Up for consideration in this year’s Georgia legislative session is HB 630, introduced last year by openly gay state Rep. Karla Drenner and backed by Georgia Equality. The bill would provide workplace protections for state employees, including lesbian, gay, bisexual and transgender workers.
Glenn said returning to work is what her case has been about since the beginning.
“I never should have been fired in the first place,” she said. “This was a job I loved and I was good at it.”
Glenn started working as a legislative editor for the Georgia General Assembly in 2005 as a man, Glenn Morrison. That same year she was diagnosed with Gender Identity Disorder.
When she informed her supervisors of her plans to transition from male to female, her boss, Sewell Brumby, legislative counsel at the time, fired her.
Brumby stated during court depositions that the thought of someone with male sexual organs in women’s clothing was “unsettling” to him, was “something I don’t like to think about,” and was something he viewed as “unnatural.” Brumby also freely admitted he thought Georgia legislators would think Glenn’s presence at the Capitol would be “immoral.”
Long legal battle
2005: Vandy Beth Glenn begins work as a legislative editor at the Georgia General Assembly as a man, Glenn Morrison. This same year, Glenn is diagnosed with Gender Identity Disorder.
October 2006: Glenn informs her immediate supervisor, Beth Yinger, of her plans to transition from male to female in 2007 while continuing to work. Yinger tells Glenn she sees no problem and informs Sewell Brumby, the legislative counsel for the General Assembly.
July 2007: Glenn reiterates to Yinger her plans to transition from male to female.
September 2007: Glenn loans Yinger a photo album with pictures of her with long hair, in female clothing and wearing makeup and also gives Yinger educational materials about workplace gender transitions. Yinger passes the information to Brumby. Brumby tells Yinger he will consult with the leadership of the General Assembly about Glenn’s plans for gender transition.
Oct. 16, 2007: Brumby fires Glenn. Brumby tells Glenn that “her gender transition and presentation of herself as a woman would be seen as immoral, could not happen appropriately in the workplace in which Glenn worked and would make other employees uncomfortable.”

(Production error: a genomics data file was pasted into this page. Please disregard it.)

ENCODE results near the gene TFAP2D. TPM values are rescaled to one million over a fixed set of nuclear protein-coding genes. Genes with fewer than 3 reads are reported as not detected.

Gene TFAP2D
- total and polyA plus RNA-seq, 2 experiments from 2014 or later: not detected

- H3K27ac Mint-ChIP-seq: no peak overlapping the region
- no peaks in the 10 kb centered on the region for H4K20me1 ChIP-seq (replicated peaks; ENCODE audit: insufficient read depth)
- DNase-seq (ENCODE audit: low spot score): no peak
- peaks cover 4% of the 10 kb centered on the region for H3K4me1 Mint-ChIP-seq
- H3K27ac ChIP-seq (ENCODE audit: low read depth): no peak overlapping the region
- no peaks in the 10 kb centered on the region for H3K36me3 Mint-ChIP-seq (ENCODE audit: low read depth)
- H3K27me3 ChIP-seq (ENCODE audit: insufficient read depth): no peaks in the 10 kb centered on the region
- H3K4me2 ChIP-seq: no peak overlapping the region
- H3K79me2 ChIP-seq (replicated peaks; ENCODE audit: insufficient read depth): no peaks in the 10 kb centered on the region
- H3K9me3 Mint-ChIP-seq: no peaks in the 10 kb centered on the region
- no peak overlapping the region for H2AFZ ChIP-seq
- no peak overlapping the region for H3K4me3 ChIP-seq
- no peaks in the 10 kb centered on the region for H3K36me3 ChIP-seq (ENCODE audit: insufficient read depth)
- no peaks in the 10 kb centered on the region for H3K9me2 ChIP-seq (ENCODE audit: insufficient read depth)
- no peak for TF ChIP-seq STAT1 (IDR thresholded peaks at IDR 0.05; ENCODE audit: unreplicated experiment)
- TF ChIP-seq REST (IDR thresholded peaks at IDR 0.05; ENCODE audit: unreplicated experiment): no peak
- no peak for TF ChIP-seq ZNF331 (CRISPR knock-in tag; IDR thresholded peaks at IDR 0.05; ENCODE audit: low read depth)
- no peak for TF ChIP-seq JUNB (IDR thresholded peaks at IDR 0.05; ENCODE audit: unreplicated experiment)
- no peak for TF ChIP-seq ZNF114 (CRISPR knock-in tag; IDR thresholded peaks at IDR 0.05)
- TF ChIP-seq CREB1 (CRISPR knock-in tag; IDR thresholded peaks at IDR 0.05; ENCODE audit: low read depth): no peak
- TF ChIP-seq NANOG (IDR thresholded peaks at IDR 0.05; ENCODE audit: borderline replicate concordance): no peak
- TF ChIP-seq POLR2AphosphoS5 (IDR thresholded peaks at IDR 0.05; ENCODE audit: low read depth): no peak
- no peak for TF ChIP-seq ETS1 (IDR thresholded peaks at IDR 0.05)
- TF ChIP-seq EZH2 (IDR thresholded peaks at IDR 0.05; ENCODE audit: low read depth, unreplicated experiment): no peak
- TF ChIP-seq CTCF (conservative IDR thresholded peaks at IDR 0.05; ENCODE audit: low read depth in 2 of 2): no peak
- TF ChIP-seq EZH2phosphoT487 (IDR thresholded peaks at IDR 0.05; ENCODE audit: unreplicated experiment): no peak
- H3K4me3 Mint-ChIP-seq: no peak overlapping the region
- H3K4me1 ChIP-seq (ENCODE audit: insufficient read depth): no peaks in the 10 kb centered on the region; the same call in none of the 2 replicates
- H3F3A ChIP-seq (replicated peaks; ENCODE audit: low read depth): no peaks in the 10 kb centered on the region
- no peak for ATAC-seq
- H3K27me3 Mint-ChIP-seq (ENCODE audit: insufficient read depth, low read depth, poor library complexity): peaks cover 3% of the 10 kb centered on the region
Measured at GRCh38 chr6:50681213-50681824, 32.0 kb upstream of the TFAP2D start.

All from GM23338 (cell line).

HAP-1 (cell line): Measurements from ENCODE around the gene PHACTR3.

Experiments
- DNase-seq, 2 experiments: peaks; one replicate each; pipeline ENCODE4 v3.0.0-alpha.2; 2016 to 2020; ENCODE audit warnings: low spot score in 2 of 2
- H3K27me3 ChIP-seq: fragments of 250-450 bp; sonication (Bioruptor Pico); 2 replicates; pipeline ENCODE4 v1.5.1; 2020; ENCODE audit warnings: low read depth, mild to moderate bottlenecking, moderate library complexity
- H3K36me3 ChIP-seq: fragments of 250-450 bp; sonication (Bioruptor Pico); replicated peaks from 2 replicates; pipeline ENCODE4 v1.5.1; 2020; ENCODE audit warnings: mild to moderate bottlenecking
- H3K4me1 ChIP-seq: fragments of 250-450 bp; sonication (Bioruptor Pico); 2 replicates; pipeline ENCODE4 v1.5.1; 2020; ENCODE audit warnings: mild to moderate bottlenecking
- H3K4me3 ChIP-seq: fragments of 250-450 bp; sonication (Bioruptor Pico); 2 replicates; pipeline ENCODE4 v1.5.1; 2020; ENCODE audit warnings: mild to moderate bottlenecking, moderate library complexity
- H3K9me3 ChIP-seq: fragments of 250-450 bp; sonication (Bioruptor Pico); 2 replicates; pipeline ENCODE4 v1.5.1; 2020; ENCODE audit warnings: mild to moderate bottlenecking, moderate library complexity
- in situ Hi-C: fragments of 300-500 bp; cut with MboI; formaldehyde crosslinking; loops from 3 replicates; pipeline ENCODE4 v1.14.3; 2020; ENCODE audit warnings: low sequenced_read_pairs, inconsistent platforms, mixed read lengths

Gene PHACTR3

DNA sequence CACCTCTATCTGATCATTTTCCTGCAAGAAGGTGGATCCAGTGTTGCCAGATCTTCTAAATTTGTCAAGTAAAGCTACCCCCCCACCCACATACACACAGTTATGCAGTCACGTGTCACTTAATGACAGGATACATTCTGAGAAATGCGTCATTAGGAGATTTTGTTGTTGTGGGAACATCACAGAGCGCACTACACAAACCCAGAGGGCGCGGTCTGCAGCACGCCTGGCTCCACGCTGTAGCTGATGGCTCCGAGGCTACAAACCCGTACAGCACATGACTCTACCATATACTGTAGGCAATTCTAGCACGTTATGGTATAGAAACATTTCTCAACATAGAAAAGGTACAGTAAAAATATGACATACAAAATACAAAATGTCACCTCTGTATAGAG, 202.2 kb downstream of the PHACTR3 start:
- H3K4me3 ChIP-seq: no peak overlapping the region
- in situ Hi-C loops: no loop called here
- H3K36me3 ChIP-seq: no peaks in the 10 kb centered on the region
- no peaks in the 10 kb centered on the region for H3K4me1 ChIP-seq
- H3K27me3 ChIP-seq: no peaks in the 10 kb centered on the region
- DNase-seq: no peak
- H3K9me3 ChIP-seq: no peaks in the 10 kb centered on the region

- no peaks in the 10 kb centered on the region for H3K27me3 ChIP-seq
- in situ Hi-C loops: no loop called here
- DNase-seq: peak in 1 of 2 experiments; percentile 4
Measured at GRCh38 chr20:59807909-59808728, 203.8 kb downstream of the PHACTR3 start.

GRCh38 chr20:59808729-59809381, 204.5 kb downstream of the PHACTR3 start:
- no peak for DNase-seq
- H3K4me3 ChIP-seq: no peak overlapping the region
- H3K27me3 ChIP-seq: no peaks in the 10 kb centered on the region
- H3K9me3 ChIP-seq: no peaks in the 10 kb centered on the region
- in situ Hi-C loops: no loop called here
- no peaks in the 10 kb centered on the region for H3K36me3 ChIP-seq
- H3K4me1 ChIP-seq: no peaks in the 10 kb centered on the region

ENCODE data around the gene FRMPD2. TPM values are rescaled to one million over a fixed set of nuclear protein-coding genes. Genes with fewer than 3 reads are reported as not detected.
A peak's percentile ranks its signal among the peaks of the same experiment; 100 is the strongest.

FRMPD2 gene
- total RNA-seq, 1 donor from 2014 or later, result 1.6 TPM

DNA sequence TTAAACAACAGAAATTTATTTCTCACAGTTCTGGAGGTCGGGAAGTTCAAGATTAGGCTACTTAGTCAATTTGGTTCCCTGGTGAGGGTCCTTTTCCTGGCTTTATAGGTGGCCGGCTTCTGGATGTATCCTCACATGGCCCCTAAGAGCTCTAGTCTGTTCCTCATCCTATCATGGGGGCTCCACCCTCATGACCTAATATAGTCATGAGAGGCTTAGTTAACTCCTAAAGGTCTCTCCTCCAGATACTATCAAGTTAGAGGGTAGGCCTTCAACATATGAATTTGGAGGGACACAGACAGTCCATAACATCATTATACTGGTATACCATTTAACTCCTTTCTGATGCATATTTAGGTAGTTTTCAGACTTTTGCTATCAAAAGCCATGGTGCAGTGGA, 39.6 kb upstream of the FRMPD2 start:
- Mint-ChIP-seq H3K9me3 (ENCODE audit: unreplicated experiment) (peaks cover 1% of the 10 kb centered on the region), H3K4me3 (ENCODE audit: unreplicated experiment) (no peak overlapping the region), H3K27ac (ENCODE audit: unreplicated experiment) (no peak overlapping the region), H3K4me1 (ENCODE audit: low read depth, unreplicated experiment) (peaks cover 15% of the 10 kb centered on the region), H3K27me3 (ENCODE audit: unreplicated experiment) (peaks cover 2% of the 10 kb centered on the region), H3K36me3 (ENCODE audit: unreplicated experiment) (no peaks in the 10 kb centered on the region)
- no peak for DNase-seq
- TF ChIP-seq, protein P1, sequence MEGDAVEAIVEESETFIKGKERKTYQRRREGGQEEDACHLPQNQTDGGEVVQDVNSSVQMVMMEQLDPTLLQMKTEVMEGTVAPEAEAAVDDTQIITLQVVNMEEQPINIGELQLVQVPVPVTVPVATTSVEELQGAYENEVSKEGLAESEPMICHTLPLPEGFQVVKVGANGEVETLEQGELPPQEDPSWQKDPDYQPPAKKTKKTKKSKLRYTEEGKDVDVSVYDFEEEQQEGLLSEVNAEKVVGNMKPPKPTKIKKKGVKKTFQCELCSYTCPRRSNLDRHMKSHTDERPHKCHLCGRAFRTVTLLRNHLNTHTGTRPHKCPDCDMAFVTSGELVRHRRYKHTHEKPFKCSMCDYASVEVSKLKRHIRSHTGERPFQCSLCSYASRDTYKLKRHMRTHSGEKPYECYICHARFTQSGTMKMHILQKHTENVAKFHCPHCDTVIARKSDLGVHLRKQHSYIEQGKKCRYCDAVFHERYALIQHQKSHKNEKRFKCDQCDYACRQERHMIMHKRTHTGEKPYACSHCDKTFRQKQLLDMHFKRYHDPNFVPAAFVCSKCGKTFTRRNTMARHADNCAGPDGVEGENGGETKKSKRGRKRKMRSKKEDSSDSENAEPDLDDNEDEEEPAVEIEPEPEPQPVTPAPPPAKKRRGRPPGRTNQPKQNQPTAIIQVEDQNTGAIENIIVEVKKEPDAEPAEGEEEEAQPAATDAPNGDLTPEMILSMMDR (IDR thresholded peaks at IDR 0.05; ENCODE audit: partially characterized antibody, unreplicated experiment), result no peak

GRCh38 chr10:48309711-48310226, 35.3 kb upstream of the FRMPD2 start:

July 2, 2008: Glenn, represented by Lamba Legal, files a federal civil lawsuit in the United States District Court for the Northern District of Georgia. The lawsuit states Glenn was illegally fired based on sex discrimination because she did not fit the gender stereotypes of how Brumby believed a woman should appear.
October 2008: Defendants in Glenn’s case file motion to dismiss.
June 2009: U.S. District Court denies defendants’ motion to dismiss and the case continues.
September 2009: Both sides file for summary judgment.
July 2010: U.S. District Court Judge Richard Story rules in favor of Glenn, saying she was illegally fired based on sex discrimination.
Aug. 3, 2010: Judge Story orders Glenn reinstated to her job at the General Assembly. The state’s attorney asks Glenn not be reinstated to her job during the appeals process.
Aug. 6, 2010: Judge Story rules Glenn not be allowed to return to work during the appeals but orders the state begin paying her the salary she received when fired as well as benefits.
Dec. 1, 2011: A panel of three judges on the Eleventh Circuit Court of Appeals hears oral arguments from the state and Lambda Legal in Glenn’s case.
Dec. 6, 2011: The appeals court panel rules in favor of Glenn, ruling that she is the victim of sex discrimination based on her gender nonconformity.
Top photo: Lambda Legal attorney Greg Nevins and Vandy Beth Glenn discussed Glenn’s discrimination case with reporters after the Dec. 1 hearing. (by Dyana Bagby)